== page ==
Going back to Marcos, I hope he won’t allow Drilon and the Malacañang acolytes to insult him a second time on the LBM. He has said that the measure needs a lot of amendments by deletion or substitution and it’s evident that Malacañang will never allow this to happen. Now, should the Senate LPs trample on the committee system once again, it should be time for Marcos to quit his committee post.


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  1. If this LBM (Law of the Bangsa Moro, or, Loose Bowel Movement – take your pick) ever passes the senate through brute force (and therefore roughshod over the Comm. of Local Govts using Rule XI, Sec.20), people will begin to see the naked tyranny of this administration – and create a “David vs.Goliath” scenario that they can identify and rally to! Historically, we Filipinos are a patient people, but we can also discern when we’re being had!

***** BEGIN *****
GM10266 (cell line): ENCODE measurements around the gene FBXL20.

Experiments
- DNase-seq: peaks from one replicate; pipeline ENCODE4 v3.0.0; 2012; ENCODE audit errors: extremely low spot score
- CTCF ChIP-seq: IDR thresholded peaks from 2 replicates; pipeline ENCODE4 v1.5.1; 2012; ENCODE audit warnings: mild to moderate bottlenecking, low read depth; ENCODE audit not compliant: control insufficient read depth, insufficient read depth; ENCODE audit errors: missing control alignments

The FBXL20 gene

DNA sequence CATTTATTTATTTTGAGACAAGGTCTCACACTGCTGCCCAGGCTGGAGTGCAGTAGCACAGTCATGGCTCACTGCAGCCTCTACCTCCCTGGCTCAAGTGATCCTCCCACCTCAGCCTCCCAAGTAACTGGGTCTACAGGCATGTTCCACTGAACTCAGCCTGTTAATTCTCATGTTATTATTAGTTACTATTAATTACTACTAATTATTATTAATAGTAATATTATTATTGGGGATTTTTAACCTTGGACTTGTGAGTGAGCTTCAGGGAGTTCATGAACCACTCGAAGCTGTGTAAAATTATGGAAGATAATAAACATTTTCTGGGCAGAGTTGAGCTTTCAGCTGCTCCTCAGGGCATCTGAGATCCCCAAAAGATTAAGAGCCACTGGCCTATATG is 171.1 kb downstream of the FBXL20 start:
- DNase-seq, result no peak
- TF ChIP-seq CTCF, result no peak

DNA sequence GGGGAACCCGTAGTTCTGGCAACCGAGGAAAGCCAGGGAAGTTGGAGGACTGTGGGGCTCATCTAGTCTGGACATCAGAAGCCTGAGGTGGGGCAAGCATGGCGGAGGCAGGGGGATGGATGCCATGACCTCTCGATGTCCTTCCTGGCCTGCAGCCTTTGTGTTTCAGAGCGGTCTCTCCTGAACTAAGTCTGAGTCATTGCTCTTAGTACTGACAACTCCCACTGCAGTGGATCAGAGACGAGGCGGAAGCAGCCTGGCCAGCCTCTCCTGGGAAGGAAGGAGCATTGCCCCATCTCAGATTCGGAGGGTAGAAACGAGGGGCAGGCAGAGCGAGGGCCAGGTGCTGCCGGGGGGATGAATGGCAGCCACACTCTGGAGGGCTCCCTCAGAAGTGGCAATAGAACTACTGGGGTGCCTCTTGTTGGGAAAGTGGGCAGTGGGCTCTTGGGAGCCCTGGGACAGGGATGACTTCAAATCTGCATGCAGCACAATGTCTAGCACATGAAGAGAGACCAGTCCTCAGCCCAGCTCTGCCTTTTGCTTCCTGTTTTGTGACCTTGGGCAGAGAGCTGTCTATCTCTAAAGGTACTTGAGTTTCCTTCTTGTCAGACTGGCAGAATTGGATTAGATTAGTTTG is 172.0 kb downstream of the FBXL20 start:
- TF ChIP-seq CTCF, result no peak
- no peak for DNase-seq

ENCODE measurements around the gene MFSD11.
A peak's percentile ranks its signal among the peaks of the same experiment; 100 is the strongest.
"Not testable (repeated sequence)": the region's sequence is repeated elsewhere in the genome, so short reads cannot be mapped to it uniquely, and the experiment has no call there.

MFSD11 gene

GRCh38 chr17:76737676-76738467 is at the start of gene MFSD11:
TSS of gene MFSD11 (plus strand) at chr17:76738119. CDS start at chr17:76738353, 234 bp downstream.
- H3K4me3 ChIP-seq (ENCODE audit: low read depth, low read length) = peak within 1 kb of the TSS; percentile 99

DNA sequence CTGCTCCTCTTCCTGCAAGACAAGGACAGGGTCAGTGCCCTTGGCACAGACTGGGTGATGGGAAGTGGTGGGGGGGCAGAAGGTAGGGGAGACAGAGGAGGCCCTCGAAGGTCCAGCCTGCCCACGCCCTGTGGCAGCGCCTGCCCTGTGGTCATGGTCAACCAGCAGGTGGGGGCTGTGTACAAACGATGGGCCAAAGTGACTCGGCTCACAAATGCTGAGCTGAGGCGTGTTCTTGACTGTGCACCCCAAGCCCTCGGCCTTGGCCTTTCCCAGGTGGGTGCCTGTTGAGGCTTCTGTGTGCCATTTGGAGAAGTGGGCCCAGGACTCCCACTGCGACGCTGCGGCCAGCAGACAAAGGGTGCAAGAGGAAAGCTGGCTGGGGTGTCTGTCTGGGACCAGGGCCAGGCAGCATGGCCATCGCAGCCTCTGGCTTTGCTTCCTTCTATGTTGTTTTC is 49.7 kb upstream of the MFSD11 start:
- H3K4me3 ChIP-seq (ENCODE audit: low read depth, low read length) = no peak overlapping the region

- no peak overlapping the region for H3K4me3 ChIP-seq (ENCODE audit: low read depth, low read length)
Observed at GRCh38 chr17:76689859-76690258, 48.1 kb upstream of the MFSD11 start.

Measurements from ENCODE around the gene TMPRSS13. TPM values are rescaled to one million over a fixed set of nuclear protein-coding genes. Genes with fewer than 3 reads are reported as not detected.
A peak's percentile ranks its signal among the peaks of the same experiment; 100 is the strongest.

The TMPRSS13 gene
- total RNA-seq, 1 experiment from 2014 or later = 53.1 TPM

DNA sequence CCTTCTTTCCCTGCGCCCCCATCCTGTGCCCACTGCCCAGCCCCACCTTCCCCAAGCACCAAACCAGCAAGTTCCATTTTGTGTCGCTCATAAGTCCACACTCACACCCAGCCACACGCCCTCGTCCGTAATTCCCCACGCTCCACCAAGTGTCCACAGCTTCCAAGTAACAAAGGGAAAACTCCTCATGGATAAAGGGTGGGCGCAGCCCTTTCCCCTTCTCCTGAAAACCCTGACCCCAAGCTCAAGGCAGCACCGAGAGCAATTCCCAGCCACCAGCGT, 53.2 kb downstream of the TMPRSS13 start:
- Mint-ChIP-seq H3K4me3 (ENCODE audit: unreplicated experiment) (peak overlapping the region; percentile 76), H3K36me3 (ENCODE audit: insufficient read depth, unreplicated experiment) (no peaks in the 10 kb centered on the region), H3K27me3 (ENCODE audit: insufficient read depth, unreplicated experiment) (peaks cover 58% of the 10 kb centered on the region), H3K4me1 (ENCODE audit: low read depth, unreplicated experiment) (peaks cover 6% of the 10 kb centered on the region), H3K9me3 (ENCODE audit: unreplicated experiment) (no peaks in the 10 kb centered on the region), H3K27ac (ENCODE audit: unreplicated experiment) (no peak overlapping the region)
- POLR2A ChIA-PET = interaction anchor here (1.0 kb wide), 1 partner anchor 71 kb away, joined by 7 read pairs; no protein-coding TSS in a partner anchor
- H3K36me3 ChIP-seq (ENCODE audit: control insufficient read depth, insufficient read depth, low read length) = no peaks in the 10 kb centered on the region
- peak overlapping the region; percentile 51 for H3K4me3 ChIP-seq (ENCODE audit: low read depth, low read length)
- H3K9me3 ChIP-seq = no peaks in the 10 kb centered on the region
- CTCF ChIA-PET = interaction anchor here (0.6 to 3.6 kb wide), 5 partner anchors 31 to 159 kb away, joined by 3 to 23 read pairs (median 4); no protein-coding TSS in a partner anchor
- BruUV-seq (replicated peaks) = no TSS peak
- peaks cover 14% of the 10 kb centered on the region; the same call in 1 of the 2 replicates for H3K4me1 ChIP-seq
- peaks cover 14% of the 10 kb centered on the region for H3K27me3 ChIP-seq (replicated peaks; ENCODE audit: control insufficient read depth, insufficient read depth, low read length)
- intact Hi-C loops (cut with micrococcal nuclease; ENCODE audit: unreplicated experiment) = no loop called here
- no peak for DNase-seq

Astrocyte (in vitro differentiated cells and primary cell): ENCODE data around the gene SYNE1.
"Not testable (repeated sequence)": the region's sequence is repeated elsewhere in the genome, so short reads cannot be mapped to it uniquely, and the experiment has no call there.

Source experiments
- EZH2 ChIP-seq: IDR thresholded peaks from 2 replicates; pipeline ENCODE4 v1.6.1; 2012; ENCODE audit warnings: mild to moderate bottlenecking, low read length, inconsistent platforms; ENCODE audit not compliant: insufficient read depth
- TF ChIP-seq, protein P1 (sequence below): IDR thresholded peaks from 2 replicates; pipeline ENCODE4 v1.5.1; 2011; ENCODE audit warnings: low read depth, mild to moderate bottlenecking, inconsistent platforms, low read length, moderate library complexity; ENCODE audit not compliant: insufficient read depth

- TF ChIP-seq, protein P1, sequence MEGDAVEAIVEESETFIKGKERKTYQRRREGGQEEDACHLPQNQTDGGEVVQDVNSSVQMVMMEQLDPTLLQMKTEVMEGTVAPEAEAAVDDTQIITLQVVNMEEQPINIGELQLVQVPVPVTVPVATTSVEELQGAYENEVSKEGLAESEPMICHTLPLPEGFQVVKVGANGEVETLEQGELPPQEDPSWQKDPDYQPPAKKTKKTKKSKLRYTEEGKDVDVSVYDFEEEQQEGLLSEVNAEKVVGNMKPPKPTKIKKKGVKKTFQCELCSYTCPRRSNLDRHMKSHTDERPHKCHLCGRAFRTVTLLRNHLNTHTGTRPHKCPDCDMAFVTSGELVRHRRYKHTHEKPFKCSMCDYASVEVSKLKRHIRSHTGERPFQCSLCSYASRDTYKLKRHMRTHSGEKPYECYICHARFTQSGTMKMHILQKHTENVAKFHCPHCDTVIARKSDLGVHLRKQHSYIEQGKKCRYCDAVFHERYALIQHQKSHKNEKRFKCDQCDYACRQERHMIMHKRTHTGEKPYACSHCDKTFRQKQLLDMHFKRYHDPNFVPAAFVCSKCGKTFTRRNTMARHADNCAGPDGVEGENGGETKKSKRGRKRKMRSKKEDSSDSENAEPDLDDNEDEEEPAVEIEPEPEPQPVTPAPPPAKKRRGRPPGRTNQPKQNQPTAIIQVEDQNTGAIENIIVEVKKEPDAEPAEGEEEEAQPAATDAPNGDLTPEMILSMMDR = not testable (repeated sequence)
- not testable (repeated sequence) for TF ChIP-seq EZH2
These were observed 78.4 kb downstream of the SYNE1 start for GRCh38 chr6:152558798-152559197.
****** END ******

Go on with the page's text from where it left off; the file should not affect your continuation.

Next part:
Yes. God bless the Philippines, for this will surely be a breach of sacred trust between our chosen leaders and the people, and who knows what will next happen?

  2. The moral ascendancy of the Liberal party is the biggest loser because of nonoy and his lackeys in the senate and congress. Gone are the respected leaders like Claro M. Recto and his likes. What a shame.

  3. I remembered the Thailander who was deported because he called the Filipinos “Pignoy.” He did apologize though later. But if he got a bright lawyer, he would have gone scot-free with the simple defense: that when he used the word “pignoy,” he was referring to Drilon only. The word would literary mean the “pig” of “noynoy” who gobbled up porks (PDAP and DAP) like a hungry pig.

  4. wow, i did not know this fact about lolo (NG) frankiski resurrecting the archived armm election law. i did opined in my previous comments that if makoy jr would proved to be immovable in his stand against the BaBaLa, the senate majority lap dance groupies would remove makoy jr as chair of the committee and/or maneuver in the bicameral committee to approve the boy sisi version of the BaBaLa